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Potato Supply chain

Is there a future for potato farming in the traditional potato patch of Victoria?
For almost 50 years, Bernie White has grown potatoes in the rich, red, volcanic soil of Trentham, the traditional potato patch in Victoria, Australia. Now he doesn't know if his farm has a future.
Buntata: a new tool to identify potato pests and diseases on the go
Buntata is a collaborative effort between the University of St Andrews and the James Hutton Institute to enable open access to our information resources and put them at the fingertips of potato growers.
Idaho Universities receive Grant to investigate Humigator in Potato Storage
A partnership between Idaho State University and Boise State University has been awarded an Idaho Global Entrepreneurial Mission (IGEM) grant to research the application of the Humigator in potato storage.
Dicamba drift a new danger for potato growers
Soybean producers are gearing up to plant soybeans that are tolerant to both glyphosate and dicamba herbicides. Potato growers should be aware that both glyphosate and dicamba drift can cause irreparable damage in neighbouring potato crops
C. Meijer's Jazzy baby potatoes see strong growth
The Jazzy baby potato from C. Meijer does not need to be peeled. This variety, introduced seven years ago by the Dutch breeder, just needs to be washed. Jazzy baby potatoes can also be served after only ten minutes of cooking.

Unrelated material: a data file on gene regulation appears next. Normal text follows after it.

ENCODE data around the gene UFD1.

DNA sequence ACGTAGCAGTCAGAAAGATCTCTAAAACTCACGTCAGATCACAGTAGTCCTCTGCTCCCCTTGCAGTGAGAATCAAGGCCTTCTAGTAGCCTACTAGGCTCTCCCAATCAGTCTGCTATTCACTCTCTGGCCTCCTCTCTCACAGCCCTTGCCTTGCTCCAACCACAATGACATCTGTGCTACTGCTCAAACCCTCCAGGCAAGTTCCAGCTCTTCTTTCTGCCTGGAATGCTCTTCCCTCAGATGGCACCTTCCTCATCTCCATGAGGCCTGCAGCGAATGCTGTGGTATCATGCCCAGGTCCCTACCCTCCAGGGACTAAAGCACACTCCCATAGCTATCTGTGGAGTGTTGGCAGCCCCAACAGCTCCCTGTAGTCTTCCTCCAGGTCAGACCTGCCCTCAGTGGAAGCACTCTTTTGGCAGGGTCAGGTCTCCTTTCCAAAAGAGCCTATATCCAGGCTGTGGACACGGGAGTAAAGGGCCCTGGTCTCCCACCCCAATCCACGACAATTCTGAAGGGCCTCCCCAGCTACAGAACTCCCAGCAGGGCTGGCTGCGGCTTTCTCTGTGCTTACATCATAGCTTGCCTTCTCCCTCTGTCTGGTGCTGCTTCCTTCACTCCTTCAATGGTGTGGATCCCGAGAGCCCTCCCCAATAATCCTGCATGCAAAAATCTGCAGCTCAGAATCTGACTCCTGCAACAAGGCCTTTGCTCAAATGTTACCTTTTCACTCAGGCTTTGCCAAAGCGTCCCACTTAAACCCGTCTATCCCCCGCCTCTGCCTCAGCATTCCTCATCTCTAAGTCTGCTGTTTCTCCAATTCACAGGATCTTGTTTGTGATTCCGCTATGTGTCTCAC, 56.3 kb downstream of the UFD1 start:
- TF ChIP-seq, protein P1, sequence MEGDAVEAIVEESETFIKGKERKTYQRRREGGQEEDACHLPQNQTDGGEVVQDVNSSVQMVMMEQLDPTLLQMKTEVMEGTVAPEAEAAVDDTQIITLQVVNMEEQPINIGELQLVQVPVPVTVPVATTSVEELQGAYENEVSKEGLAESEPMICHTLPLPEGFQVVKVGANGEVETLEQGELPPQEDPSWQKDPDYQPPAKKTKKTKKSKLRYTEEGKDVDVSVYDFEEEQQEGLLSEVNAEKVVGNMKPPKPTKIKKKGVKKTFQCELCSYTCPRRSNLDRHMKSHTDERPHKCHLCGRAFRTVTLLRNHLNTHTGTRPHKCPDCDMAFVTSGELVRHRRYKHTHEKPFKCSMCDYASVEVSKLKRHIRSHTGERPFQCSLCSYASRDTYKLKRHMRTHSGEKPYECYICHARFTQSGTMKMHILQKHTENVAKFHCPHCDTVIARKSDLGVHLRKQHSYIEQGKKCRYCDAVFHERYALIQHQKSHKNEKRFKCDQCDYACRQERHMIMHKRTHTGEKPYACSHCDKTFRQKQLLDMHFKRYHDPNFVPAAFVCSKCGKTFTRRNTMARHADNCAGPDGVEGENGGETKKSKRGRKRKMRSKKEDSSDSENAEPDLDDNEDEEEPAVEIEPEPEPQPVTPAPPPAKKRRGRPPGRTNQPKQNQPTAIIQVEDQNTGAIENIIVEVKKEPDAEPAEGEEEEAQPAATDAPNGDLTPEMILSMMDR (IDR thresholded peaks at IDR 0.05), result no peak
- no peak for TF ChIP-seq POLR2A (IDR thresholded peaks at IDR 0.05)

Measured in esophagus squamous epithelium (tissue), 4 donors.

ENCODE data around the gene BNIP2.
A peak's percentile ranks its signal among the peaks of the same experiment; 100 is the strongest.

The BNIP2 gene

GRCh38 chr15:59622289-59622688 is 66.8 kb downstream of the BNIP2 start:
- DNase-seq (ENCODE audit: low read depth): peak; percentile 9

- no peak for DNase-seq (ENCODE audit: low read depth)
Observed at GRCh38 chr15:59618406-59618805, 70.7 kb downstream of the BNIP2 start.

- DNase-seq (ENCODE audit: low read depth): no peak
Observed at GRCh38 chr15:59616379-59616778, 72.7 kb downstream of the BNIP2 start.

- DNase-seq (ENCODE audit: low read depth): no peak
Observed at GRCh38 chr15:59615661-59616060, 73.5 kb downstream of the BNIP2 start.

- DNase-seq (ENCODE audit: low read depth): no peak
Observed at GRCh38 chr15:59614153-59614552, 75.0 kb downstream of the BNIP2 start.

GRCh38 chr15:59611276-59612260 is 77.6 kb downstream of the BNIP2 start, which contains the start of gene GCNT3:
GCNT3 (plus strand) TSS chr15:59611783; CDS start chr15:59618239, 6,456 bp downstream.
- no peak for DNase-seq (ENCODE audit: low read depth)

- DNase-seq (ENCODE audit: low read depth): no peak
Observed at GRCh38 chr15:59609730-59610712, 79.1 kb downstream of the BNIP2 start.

Japan's potato chip shortage reaching crisis point
Japan's potato chip shortage is rapidly developing into a crisis, with consumers rushing to stock up on what little is left in supermarkets and manufacturers struggling to find fresh supplies.
Thursday, May 4, 2017
McCain Foods USA plans USD 200 million expansion of Burley Idaho French Fry plant
McCain Foods USA has announced it will invest more than USD 200 million into expanding its Burley, Idaho potato processing plant, creating 180 jobs and increasing potato production throughout the state.
Potatoes in the Mediterranean at low risk for infection by Zebra Chip disease.
Despite the fact that the bacteria responsible for zebra chip disease occur in the Mediterranean and cause damage in leek and onions, the risk for transfer to potatoes is low, because of the feeding preferences of the transmitting psyllids in this area.